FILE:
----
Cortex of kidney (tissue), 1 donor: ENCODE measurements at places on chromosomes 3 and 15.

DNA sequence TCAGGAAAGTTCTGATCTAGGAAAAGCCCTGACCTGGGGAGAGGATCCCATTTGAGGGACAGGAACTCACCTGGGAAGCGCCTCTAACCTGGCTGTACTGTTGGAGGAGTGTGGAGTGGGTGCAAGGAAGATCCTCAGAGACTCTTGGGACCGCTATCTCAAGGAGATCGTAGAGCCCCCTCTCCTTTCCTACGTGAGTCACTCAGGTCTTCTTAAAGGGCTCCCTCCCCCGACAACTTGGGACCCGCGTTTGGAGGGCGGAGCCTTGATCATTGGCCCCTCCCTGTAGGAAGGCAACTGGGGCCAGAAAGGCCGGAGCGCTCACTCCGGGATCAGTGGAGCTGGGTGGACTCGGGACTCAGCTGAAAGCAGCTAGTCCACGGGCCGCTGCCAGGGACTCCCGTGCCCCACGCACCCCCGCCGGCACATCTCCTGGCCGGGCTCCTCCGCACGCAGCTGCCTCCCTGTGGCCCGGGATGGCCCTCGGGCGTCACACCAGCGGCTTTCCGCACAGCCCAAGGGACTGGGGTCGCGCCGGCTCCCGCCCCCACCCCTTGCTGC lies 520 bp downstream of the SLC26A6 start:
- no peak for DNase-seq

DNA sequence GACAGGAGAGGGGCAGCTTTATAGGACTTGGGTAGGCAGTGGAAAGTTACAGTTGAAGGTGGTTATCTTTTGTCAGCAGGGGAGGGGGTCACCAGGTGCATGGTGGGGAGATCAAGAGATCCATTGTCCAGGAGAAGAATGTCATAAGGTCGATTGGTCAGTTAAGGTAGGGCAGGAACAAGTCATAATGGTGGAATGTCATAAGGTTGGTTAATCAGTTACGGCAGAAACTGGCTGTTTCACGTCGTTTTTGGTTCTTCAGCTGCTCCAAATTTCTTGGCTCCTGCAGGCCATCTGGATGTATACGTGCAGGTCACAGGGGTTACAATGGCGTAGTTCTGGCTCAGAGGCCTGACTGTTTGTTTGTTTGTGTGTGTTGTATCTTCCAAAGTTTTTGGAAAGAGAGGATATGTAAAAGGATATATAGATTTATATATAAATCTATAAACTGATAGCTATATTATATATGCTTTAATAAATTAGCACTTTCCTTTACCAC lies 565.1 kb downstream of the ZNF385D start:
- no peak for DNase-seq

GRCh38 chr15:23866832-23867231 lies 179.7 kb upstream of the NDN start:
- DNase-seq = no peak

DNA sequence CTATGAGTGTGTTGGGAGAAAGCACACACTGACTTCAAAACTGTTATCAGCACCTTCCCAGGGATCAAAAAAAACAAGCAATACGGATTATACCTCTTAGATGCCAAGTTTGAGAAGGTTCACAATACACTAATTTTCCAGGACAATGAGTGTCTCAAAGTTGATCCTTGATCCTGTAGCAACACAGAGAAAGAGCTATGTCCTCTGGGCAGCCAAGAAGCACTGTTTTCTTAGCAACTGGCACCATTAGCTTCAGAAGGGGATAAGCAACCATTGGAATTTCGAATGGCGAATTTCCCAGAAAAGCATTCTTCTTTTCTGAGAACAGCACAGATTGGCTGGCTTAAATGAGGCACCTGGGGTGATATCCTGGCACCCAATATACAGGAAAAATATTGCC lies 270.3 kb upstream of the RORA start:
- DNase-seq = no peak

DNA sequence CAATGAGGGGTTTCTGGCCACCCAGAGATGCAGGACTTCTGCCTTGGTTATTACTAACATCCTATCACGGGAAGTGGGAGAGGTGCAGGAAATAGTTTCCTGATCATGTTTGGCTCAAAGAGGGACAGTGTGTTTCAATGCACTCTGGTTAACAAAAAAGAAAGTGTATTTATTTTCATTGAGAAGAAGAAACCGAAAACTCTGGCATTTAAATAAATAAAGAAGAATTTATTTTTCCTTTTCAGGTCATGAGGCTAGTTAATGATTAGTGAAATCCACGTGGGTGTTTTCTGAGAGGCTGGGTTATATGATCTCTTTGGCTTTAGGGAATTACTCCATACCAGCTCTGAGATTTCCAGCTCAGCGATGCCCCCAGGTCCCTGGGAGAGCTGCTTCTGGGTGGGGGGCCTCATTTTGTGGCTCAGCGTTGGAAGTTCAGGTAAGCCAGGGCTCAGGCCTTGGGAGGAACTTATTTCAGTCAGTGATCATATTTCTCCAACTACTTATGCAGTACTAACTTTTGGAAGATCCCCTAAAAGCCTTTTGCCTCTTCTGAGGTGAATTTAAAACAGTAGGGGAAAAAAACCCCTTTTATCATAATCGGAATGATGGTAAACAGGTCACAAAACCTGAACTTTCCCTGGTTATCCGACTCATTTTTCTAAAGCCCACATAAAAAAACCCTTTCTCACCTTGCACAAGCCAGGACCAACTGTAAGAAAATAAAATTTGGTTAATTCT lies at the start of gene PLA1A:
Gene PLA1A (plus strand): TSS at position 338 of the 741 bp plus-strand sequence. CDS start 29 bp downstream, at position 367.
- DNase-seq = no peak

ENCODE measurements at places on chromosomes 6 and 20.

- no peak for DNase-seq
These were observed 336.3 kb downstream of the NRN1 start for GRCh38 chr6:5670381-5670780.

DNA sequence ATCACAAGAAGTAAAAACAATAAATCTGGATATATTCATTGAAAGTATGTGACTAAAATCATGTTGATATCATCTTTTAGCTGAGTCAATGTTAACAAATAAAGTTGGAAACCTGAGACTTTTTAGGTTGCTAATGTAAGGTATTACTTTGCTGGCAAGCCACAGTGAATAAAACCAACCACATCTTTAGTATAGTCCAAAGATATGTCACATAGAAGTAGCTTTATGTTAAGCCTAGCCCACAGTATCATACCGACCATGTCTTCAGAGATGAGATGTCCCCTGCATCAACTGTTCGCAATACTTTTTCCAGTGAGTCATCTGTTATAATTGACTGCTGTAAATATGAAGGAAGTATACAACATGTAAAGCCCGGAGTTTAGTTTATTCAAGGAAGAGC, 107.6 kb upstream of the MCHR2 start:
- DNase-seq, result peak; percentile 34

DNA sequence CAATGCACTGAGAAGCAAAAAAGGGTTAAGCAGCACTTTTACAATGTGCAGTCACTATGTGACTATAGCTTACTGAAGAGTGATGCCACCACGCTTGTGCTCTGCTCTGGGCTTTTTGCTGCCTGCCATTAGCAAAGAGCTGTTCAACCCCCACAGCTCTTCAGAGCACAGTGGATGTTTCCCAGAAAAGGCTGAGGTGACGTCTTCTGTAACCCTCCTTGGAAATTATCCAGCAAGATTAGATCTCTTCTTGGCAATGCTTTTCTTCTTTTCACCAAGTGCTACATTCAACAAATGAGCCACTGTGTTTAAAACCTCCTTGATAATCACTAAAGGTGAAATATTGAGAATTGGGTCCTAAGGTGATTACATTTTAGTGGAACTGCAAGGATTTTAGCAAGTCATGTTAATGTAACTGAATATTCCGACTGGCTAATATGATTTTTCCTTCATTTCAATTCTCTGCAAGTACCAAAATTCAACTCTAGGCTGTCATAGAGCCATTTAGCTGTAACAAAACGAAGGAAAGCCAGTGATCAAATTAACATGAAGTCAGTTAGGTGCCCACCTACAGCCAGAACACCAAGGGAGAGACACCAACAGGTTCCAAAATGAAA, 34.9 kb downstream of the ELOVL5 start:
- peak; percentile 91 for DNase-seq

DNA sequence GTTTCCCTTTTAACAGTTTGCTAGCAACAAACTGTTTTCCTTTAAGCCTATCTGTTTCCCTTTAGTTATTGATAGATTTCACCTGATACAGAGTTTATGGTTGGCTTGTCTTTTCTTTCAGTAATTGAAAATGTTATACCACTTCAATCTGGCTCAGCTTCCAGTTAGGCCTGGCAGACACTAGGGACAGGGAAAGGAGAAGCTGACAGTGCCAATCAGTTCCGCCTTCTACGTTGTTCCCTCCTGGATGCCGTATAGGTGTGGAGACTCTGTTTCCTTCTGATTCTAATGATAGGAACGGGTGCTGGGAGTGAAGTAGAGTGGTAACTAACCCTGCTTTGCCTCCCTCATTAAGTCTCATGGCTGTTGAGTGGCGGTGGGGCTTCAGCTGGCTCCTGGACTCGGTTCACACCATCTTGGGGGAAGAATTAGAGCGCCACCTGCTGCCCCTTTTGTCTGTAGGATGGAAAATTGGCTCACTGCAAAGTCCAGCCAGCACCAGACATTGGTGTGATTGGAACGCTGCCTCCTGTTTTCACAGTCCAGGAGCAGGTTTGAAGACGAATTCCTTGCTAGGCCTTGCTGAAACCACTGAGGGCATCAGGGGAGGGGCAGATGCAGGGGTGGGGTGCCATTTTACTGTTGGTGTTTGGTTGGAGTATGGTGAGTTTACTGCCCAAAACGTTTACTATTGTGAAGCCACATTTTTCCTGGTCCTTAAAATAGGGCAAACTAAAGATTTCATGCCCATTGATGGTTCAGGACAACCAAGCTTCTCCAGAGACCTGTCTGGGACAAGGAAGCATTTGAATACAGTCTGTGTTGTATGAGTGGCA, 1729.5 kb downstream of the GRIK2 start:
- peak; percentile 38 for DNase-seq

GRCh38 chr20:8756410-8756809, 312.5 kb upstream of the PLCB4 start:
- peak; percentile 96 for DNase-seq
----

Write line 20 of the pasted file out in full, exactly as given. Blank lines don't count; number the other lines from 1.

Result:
DNA sequence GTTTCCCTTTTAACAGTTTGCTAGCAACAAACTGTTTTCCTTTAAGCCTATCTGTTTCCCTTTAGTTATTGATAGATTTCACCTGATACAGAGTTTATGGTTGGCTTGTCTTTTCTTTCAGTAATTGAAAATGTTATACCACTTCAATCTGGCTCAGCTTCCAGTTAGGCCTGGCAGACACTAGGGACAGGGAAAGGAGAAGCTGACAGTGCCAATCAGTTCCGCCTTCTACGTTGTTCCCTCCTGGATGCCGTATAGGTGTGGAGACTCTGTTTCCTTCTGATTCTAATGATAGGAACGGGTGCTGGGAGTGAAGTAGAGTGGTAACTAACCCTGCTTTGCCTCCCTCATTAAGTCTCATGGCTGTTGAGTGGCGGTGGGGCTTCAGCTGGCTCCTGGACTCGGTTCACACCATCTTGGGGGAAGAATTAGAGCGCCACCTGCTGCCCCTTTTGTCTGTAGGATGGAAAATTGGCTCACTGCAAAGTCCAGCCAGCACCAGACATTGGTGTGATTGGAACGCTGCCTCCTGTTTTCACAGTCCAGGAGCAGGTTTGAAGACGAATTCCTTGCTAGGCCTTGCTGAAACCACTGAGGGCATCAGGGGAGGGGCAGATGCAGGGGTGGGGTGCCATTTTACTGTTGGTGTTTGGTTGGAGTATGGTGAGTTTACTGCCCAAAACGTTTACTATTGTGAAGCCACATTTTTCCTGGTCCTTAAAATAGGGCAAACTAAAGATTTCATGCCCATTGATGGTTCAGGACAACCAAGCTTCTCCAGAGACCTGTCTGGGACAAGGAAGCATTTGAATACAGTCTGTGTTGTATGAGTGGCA, 1729.5 kb downstream of the GRIK2 start: